5 surprising facts about JJ Wilde, the 1st-time Juno nominee dominating the rock charts
Would you believe this raspy-voiced, guitar-beating force used to suffer from stage fright?
Hit play on our brand new The Intro stream, filled with songs from artists featured on CBC Music's emerging artist series.
On March 9, when JJ Wilde received her first Juno Award nomination, it was the crowning achievement of a tremendously successful year for the rock musician from Kitchener-Waterloo.
She's nominated for rock album of the year for Ruthless, her debut full-length that includes the single "The Rush," which simultaneously reached No. 1 on Canada's modern rock, active rock and mainstream rock charts last May. It's the first time a woman has reached this milestone.
"It was an unimaginable high," Wilde told CBC Music recently, describing the day she heard the news. "I felt so much joy. I just started laughing and I think I cried — it was a burst of I don't even know what kind of emotions. It was insane."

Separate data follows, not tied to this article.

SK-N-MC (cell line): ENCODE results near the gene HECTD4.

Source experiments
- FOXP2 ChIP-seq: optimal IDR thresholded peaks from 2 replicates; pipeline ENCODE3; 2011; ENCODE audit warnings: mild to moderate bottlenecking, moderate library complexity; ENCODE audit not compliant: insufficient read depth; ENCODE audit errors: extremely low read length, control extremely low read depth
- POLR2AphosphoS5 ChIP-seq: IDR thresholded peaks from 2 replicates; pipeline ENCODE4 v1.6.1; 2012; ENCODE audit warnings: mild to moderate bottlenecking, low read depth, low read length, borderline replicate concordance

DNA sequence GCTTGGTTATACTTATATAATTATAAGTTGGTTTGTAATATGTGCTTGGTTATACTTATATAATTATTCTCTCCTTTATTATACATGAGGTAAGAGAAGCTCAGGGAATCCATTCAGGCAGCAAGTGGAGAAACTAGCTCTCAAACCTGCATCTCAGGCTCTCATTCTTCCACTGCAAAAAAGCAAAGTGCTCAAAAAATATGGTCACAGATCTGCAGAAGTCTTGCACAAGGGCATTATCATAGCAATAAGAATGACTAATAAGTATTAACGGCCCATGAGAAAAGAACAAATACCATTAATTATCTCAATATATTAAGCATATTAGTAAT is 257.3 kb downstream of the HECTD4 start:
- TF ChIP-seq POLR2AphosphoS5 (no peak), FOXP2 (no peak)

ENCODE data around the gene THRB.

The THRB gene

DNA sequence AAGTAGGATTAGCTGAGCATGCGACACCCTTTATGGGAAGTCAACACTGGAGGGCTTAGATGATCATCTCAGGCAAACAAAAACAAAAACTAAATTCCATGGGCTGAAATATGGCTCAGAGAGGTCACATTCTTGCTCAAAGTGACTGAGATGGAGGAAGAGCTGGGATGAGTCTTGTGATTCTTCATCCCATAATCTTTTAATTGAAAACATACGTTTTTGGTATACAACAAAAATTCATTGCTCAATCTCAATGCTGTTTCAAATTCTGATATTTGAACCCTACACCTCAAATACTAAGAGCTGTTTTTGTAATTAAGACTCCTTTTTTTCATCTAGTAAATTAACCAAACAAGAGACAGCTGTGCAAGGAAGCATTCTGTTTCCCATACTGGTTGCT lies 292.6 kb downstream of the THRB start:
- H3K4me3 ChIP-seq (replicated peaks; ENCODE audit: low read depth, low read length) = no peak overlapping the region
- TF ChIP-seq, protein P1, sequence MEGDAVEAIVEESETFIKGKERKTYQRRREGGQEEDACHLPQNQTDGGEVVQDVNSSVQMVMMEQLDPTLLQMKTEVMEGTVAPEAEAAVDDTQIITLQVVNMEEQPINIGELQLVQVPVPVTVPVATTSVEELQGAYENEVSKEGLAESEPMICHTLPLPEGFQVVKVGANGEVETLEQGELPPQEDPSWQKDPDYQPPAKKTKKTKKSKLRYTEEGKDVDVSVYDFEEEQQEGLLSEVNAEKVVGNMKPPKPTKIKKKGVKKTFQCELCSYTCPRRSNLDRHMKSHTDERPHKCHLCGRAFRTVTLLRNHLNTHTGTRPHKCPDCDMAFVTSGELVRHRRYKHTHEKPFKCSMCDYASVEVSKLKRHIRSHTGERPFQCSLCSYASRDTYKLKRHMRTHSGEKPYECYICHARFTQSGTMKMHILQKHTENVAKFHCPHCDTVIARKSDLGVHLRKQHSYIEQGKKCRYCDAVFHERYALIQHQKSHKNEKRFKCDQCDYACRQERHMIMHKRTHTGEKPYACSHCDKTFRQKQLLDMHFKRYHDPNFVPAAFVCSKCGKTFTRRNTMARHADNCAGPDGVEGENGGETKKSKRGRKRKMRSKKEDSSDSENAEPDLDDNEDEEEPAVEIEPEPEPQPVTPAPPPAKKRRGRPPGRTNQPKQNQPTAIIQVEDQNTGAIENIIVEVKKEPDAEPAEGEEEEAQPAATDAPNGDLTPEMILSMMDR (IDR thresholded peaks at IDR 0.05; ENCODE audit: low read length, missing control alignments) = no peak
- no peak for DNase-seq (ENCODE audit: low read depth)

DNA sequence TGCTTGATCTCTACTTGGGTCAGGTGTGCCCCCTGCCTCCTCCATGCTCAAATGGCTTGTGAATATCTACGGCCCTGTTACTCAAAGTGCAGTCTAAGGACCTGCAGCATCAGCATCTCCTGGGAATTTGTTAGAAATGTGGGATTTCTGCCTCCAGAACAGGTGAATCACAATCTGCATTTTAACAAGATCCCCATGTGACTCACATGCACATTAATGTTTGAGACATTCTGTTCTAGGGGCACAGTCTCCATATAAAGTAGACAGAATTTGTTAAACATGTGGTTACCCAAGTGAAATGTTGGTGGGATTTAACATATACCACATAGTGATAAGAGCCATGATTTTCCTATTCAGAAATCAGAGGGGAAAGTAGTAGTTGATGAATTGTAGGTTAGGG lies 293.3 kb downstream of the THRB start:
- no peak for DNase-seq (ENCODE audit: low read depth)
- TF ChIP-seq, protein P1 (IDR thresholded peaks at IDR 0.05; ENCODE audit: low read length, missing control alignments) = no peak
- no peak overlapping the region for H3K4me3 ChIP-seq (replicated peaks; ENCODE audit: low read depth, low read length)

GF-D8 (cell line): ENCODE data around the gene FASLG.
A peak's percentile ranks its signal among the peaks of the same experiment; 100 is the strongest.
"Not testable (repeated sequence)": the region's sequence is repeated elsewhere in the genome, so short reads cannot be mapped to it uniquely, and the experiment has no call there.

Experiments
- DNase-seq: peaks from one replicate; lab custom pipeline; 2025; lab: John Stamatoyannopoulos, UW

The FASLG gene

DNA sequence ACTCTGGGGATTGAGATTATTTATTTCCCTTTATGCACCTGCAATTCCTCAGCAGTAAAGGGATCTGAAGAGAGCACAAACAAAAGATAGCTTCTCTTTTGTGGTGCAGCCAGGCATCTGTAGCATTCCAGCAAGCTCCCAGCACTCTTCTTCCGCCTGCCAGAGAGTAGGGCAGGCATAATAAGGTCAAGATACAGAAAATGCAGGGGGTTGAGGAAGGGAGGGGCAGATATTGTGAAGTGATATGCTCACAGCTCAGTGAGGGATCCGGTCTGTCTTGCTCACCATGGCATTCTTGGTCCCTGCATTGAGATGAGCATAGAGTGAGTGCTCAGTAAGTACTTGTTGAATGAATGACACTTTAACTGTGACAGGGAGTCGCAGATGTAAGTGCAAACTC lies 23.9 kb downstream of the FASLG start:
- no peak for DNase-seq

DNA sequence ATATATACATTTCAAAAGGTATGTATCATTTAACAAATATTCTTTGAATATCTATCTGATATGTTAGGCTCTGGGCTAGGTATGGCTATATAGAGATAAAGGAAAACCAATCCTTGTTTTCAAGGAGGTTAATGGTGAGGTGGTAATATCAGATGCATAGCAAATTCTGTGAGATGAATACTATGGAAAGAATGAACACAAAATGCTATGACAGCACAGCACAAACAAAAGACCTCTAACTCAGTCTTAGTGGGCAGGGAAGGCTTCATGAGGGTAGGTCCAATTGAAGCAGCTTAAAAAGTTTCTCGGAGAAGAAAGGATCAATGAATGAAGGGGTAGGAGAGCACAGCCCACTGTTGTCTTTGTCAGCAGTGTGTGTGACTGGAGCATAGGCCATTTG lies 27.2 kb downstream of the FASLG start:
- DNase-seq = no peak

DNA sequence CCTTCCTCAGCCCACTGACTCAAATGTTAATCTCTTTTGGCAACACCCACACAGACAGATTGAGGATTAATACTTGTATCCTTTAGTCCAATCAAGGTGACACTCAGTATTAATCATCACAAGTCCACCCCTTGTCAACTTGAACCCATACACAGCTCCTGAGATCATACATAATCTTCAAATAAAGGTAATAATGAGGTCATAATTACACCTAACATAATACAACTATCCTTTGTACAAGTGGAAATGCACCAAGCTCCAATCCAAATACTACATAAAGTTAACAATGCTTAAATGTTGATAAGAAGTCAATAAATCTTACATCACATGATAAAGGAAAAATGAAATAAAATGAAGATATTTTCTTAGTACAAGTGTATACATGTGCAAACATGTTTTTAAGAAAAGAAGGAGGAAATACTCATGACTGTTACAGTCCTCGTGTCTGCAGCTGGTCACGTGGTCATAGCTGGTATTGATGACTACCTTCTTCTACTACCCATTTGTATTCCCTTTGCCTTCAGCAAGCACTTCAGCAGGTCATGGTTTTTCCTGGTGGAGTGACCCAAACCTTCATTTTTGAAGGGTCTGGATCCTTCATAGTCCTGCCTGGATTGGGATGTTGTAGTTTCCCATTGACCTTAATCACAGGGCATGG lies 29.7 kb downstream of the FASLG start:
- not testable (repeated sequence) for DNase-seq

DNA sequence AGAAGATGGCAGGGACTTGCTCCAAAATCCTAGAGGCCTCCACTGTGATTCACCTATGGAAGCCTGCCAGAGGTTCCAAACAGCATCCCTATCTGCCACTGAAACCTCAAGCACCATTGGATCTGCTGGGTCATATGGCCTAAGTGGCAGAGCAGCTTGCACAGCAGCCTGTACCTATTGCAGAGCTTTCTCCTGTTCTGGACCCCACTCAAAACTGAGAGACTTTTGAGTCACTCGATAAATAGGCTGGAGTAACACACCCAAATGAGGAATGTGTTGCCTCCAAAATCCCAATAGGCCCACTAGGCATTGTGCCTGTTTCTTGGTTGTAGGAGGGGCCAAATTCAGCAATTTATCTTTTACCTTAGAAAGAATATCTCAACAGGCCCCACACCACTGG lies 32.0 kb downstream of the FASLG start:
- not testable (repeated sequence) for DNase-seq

Wilde has since released the single "Mercy," a gritty tale of revenge on a neighbour who used to spy on her. "I would daydream about throwing rocks through his window. I would think about driving my car into the apartment, like, just crazy things, because he had taken something from me that I didn't think I could get back: a sense of security, a sense of safety, everything," she explained. "I used to see him in places where he wasn't, you know what I mean? So for me, this song is the sweetest revenge because I didn't have to do any of those things. I got over it and I was able to carry on. And now when I hear it on the radio, it makes me emotional every time because that was probably the darkest point in my life. And now it has become something amazing and he had nothing to do with it."
It's that level of personal investment in her material that's attracting fans in droves to Wilde's authentic and thrilling brand of power rock.
Wilde spoke with CBC Music ahead of her appearance on The Intro, streaming above. Here are five surprising things we learned.
1. She used to suffer from stage fright
You wouldn't know it now, but when she was just starting out, Wilde suffered from crippling stage fright. "The first time I played music for a crowd, I was in high school and I had such bad stage fright I would shake," she recalls. "I didn't think that I would ever be a performer."